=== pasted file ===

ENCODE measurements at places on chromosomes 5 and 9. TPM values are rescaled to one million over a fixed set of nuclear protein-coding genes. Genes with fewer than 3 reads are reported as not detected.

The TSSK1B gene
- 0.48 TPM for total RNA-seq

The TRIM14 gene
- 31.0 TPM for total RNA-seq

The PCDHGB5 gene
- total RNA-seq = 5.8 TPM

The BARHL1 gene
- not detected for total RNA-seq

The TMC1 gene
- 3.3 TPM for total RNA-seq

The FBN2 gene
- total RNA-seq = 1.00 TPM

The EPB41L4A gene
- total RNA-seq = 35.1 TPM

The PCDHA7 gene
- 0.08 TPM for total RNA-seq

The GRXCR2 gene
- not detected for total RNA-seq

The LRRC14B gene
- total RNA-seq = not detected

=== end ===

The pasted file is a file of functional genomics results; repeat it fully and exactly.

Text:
ENCODE measurements at places on chromosomes 5 and 9. TPM values are rescaled to one million over a fixed set of nuclear protein-coding genes. Genes with fewer than 3 reads are reported as not detected.

The TSSK1B gene
- 0.48 TPM for total RNA-seq

The TRIM14 gene
- 31.0 TPM for total RNA-seq

The PCDHGB5 gene
- total RNA-seq = 5.8 TPM

The BARHL1 gene
- not detected for total RNA-seq

The TMC1 gene
- 3.3 TPM for total RNA-seq

The FBN2 gene
- total RNA-seq = 1.00 TPM

The EPB41L4A gene
- total RNA-seq = 35.1 TPM

The PCDHA7 gene
- 0.08 TPM for total RNA-seq

The GRXCR2 gene
- not detected for total RNA-seq

The LRRC14B gene
- total RNA-seq = not detected